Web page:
Justin Ivie (left) and Morgan Lund portray two small-town radio announcers in "Greater Tuna."
What do two disc jockeys at radio station OKKK, the members of the Smut Snatchers of the New Order, two very different twins, a child who is constantly followed by a pack of dogs, a Humane Society employee wrecked by the plight of ducks, a cranky old lady who poisons poodles, a UFO-spotting nut job, a city council candidate who wants to tax prisoners and a used weapons dealer have in common?
They all live in Tuna, the third smallest town in Texas.
"Greater Tuna," a comedy by Jaston Williams, Joe Sears and Ed Howard, is the next featured performance at Helper's Rio Theatre.
Radio announcers Thurston Wheelis and Arles Struvie (when they remember to turn on their transmitter) and a cast of 20 wacky Tuna residents - all portrayed by only two actors - put on a fast-paced, quick-change farce.
Morgan Lund (artistic director of The OtherSide Players) has performed the comedy twice before - once in Cleveland, Ohio at the Porthouse Theatre and last year in Kentucky at the Actors Theatre of Louisville. It has become one of his most beloved plays and one of the most produced plays in the U.S. His favorite character in Tuna is Bertha, loving Mother and concerned Tuna citizen. Asked why he likes Bertha, Lund replies "She's got really neat heart. She's the heart and soul of the play." Others say it is because he gets to dress up in a pair of pumps and a polyester pant suit. Lund continues, "I think the audience is in for a great time with lots of laughs that will make this holiday season a memorable one."
Justin Ivie is well-known in Salt Lake City for his appearances in "Saturday's Voyeur," the long running musical review at The Salt Lake Acting Company. He holds a BA in music, dance and theatre from Weber State University and a MFA in acting form Northern Illinois University. His resume also includes performances at the Old Lyric Repertory Theatre in Logan, The Pioneer Theatre in Salt Lake and the Egyptian Theatre in Park City. Justin says he is "happier than a hog at a vegan convention to represent one half of the fine people of Tuna, Texas to y'all here at the Rio Theatre." He also designs scenery and theatrical masks, writes an occasional play, and sometimes even plays the banjo when he's pretty sure no one is listening. This is his premiere performance at The Rio Theatre with The OtherSide Players.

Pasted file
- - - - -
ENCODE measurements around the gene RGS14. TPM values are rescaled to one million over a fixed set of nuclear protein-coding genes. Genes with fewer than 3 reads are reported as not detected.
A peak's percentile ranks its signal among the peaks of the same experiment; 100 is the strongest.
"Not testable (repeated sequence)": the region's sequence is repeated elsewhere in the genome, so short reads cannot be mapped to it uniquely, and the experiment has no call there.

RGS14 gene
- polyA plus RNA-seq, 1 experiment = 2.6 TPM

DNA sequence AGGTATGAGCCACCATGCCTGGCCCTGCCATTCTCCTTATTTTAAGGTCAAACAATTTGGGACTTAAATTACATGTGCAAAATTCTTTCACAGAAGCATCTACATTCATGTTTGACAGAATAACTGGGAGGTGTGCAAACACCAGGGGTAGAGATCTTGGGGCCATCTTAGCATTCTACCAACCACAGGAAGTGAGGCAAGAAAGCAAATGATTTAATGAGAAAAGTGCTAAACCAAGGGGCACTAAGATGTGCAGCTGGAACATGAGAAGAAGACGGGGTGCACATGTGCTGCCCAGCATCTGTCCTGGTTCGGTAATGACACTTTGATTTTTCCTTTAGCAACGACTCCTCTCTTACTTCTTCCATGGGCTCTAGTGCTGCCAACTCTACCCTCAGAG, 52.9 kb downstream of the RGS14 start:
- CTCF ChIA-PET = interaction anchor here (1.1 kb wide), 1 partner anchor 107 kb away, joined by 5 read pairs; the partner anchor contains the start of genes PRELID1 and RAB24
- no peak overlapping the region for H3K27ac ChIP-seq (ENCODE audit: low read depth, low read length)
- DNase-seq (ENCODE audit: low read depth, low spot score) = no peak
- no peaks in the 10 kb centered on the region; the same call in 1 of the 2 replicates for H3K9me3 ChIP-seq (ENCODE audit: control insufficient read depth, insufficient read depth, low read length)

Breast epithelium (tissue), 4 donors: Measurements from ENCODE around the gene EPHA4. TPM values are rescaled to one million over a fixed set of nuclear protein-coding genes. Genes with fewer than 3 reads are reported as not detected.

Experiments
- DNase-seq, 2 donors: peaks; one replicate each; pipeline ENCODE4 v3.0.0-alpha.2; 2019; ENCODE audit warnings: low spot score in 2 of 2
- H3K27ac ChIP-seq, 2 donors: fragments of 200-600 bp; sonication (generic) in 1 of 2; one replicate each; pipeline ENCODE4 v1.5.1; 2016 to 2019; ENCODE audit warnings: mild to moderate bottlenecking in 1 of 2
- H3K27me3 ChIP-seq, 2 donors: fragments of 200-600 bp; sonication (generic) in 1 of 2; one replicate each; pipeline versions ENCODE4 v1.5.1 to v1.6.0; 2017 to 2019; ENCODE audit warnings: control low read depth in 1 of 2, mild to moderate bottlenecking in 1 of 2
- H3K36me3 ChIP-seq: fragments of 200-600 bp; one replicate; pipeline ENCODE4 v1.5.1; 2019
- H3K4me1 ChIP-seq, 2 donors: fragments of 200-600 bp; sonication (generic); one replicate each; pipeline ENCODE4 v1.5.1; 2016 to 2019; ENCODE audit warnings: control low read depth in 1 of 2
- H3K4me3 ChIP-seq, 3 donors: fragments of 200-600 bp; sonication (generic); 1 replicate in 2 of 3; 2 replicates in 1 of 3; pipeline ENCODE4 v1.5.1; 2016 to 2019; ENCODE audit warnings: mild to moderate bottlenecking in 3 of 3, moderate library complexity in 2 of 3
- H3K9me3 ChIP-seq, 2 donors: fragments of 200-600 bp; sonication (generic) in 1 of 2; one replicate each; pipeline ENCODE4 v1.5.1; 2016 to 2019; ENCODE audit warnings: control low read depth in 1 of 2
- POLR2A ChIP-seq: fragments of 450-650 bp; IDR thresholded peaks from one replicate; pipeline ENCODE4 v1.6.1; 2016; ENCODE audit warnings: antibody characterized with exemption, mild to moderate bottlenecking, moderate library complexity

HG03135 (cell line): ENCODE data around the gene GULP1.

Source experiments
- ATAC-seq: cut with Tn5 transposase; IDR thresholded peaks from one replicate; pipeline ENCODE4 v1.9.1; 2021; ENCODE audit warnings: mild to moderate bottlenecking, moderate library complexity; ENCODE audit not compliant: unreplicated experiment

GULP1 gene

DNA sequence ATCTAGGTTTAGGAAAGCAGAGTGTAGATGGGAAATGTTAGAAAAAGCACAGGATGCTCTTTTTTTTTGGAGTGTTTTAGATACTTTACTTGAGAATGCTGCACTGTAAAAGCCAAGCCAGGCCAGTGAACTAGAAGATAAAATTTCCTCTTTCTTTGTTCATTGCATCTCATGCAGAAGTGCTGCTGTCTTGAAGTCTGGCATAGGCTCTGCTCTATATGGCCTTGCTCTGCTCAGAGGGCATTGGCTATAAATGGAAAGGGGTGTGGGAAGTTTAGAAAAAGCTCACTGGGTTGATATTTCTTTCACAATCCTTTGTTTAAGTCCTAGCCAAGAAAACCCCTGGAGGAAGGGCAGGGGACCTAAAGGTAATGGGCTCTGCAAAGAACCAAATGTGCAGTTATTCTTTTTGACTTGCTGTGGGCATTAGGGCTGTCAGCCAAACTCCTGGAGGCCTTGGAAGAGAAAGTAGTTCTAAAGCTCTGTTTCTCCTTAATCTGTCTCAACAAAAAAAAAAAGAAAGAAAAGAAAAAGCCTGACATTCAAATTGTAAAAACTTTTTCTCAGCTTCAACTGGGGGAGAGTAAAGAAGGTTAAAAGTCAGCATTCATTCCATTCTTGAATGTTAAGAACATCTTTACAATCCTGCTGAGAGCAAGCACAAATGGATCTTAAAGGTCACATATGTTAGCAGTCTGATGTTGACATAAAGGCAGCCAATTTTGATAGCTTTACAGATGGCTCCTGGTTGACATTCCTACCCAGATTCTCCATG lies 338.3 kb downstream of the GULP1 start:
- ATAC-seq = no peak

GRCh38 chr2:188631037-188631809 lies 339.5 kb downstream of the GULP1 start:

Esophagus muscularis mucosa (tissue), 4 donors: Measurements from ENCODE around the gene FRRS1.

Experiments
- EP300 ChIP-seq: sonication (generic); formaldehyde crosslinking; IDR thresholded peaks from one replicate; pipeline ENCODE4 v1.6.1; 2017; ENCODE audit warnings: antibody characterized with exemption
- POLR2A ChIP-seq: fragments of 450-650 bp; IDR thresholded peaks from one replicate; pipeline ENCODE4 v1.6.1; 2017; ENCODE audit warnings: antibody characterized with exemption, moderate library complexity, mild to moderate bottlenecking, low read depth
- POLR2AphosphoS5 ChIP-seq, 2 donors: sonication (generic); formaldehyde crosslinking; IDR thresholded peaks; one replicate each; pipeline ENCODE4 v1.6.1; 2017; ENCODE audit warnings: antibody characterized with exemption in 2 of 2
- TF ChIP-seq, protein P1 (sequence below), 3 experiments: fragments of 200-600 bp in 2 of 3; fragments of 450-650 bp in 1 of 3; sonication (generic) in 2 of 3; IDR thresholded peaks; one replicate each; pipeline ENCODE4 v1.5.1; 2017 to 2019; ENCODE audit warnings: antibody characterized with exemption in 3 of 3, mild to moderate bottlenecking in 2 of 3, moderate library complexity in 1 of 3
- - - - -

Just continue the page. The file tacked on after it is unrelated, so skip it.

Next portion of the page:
Jim Phelps, of Salt Lake City, is directing the production and says "It is fascinating to be working in Helper where I first spent time during my pre-teen years at both my Grandparents' house on Hill Street and at my Uncle 'Doc' Phelps' house overlooking the valley."
The play will run Dec. 9-12 and 16-19. Curtain time for the Thursday, Friday and Saturday performances is 7:30 p.m. The Sunday shows will be at 2 p.m.